$\begin{array}{cc}{z}_{\mathrm{ij}}=\frac{{\left({m}_{v}^{\backslash \mathrm{ij}}\right)}^{T}\left[{y}_{i}{y}_{j}{\mu}_{\mathrm{ij}}\left(x\right)\right]}{\sqrt{{\left[{y}_{i}{y}_{j}{\mu}_{\mathrm{ij}}\left(x\right)\right]}^{T}{S}_{v}^{\backslash \mathrm{ij}}\left[{y}_{i}{y}_{j}{\mu}_{\mathrm{ij}}\left(x\right)\right]+\tau}}\text{\hspace{1em}}\mathrm{and}& \left(56\right)\\ {\rho}_{\mathrm{ij}}=\frac{1}{\sqrt{{\left[{y}_{i}{y}_{j}{\mu}_{\mathrm{ij}}\left(x\right)\right]}^{T}{S}_{v}^{\backslash \mathrm{ij}}\left[{y}_{i}{y}_{j}{\mu}_{\mathrm{ij}}\left(x\right)\right]+\tau}}\frac{\left(12\text{\hspace{1em}}\varepsilon \right)\aleph \left({z}_{\mathrm{ij}};0,1\right)}{\left(12\text{\hspace{1em}}\varepsilon \right)\text{\hspace{1em}}\varepsilon +\left(12\text{\hspace{1em}}\varepsilon \right)\text{\hspace{1em}}{\Psi}_{1}\left({z}_{\mathrm{ij}}\right)}& \left(57\right)\end{array}$

With reference to FIG. 5, the mean m_{v }of the posterior distribution of the parameter vector v may be computed 510 using equations 5253 and 5657. Similarly, the covariance S_{v }of the posterior distribution of the parameter vector v may be computed 512 using equations 53 and 5657. In this manner, the posterior distribution of the parameter vector v (i.e., q*(v)) may be defined as a Gaussian having mean m_{v }and covariance S_{v}.

From the normalizing factor Z_{ij}, the term approximation {tilde over (g)}_{ij}(v) may be updated using:
$\begin{array}{cc}{\stackrel{~}{g}}_{\mathrm{ij}}\left(v\right)={Z}_{\mathrm{ij}}\frac{q\left(v\right)}{{q}^{\backslash i,j}\left(v\right)}& \left(58\right)\\ {\uf710}_{\mathrm{ij}}={\left[{y}_{i}{y}_{j}{\mu}_{\mathrm{ij}}\left(x\right)\right]}^{T}{S}_{v}^{\backslash \mathrm{ij}}\left[{y}_{i}{y}_{j}{\mu}_{\mathrm{ij}}\left(x\right)\right]\left(\frac{1}{{\rho}_{\mathrm{ij}}\left({\left[{y}_{i}{y}_{j}{\mu}_{\mathrm{ij}}\left(x\right)\right]}^{T}{m}_{v}+{\rho}_{\mathrm{ij}}\tau \right)}1\right)+\frac{\tau}{{{\rho}_{\mathrm{ij}}\left[{y}_{i}{y}_{j}{\mu}_{\mathrm{ij}}\left(x\right)\right]}^{T}{m}_{v}+{\rho}_{\mathrm{ij}}\tau}& \left(59\right)\\ {m}_{\mathrm{ij}}={\left[{y}_{i}{y}_{j}{\mu}_{\mathrm{ij}}\left(x\right)\right]}^{T}{m}_{v}^{\backslash \mathrm{ij}}+\left({\uf710}_{\mathrm{ij}}+{\left[{y}_{i}{y}_{j}{\mu}_{\mathrm{ij}}\left(x\right)\right]}^{T}{S}_{v}^{\backslash \mathrm{ij}}\left[{y}_{i}{y}_{j}{\mu}_{\mathrm{ij}}\left(x\right)\right]\right){\rho}_{\mathrm{ij}}& \left(60\right)\end{array}$

As noted above, the hyperparameters α (discussed further below) and β of the expectation propagation method may be automatically tuned using automatic relevance determination (ARD). ARD may deemphasize irrelevant features and/or emphasize relevant features of the fragments of the image data. In one example, ARD may be implemented by incorporating expectation propagation into an expectation maximization algorithm to maximize the model marginal probability p(αy) and p(βy).

To update the hyperparameter β, a similar expectation maximization such as that described by Mackay, D. J., “Bayesian Interpolation,” Neural Computation, vol. 4, no. 3, 1992, pp. 415447. For example, the hyperparameter β may be updated using:
$\begin{array}{cc}{\beta}_{j}^{\mathrm{new}}=\frac{1}{{\left({S}_{v}\right)}_{\mathrm{jj}}+{\left({m}_{v}\right)}_{j}^{2}}& \left(61\right)\end{array}$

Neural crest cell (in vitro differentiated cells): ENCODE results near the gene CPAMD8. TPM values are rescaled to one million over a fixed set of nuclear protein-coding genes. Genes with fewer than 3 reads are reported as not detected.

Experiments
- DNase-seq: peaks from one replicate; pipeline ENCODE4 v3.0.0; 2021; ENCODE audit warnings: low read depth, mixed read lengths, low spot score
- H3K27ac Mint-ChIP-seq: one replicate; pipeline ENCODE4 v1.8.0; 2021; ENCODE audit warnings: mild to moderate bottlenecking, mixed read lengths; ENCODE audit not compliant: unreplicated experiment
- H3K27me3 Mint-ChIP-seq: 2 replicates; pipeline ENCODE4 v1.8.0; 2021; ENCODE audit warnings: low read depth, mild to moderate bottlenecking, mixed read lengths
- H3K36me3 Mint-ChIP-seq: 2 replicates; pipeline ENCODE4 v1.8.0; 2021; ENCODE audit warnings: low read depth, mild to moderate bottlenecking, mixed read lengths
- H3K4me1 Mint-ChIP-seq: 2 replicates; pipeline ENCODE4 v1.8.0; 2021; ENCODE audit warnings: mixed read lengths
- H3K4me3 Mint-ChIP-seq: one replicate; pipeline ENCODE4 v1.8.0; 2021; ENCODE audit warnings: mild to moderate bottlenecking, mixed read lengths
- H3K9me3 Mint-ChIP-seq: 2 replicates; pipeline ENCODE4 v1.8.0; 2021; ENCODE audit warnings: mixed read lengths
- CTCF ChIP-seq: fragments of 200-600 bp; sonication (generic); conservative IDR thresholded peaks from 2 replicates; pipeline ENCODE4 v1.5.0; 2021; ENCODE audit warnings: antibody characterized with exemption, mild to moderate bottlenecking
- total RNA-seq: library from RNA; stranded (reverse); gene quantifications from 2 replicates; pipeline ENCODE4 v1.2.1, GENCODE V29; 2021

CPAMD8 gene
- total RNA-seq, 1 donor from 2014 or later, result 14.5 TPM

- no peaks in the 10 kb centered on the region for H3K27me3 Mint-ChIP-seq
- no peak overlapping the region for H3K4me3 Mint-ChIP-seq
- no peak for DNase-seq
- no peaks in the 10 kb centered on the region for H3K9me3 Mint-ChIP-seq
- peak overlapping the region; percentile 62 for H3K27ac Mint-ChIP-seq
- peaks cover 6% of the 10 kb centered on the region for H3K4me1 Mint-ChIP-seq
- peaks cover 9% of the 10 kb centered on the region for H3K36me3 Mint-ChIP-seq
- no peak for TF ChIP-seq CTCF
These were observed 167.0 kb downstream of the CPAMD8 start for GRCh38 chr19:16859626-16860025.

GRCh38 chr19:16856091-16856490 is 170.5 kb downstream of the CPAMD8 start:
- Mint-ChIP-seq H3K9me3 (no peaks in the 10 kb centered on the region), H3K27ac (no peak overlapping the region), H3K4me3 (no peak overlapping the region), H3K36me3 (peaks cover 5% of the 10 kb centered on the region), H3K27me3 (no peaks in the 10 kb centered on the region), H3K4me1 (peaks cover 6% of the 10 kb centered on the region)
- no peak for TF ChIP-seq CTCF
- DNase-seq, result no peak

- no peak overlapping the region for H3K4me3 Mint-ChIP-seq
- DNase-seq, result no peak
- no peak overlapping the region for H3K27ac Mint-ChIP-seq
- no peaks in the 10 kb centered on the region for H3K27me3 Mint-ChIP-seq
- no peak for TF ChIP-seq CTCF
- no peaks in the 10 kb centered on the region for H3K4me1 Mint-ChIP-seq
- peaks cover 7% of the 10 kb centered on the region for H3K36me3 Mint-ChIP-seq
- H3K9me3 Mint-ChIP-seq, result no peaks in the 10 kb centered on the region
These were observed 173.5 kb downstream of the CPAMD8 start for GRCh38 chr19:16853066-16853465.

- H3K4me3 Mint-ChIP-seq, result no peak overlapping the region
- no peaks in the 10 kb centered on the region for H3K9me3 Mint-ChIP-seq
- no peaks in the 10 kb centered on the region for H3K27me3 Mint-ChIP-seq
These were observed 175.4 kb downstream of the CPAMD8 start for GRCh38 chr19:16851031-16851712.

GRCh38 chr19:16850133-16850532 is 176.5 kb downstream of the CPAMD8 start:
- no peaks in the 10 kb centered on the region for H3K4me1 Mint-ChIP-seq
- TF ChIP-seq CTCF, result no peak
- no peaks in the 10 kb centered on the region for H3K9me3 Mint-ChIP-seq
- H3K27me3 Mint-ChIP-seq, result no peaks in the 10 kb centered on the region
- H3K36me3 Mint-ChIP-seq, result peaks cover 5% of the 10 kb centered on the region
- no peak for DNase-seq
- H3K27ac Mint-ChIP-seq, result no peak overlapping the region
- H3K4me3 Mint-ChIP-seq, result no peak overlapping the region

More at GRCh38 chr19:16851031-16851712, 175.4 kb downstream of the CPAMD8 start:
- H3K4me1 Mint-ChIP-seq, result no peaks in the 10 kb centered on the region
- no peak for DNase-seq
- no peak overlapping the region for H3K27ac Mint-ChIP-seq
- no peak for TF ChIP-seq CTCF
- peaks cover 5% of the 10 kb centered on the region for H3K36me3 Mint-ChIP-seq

where S_{v }amd m_{v }may be obtained from expectation propagation of equations 52 and 53 respectively. The other hyperparameter α may be updated similarly. Moreover, this EPARD approach may be viewed as an approximate full Bayesian treatment for a hierarchical model where prior distributions on the hyperparameters α, β may be assigned. In this manner, the number of potential parameters w, v, are selected from the available features.

With reference to FIG. 5, the parameters may be updated 514. More particularly, the term approximation {tilde over (g)}_{ij}(v) may be updated using equations 58 with 5556. The hyper parameters β may be updated using equation 61. The parameters m_{ij }and ζ_{ij }may be updated using equations 59 and 60 respectively. The normalization s_{ij }may not be computed since the mean and covariance of g(v) do not depend on s_{ij}. The updated parameters m_{ij}, ζ_{ij}, and s_{ij }may be compared 516 to the respective prior parameters. If their difference is greater than a predetermined threshold, i.e., not converged, then the method may be repeated by repeating the steps of FIG. 5 starting at computing 506 the leaveoneout covariance.

When the term approximation parameters m_{ij}, ζ_{ij}, and s_{ij }converge, the posterior probability q*(v) may be determined as a Gaussian having mean m_{v }and covariance of S_{v}.

The posterior of the association potential parameters q*(w) may be determined in a manner similar to that described above for the posterior of the interaction potential parameters q*(v). More particularly, to resolve q(w), the site potential A may be used in lieu of the interaction potential I, and the hyperparameter a used in lieu of the hyperparameter β. Moreover, the label y_{i }may be used in lieu of the product y_{i}y_{j}, and the site feature vector h_{i}(x) may be used in lieu of the interaction feature vector μ_{ij}(x).

The determination of the posteriors q*(w) and q*(v) may be used to form the training model 206 of FIG. 2

Prediction Labeling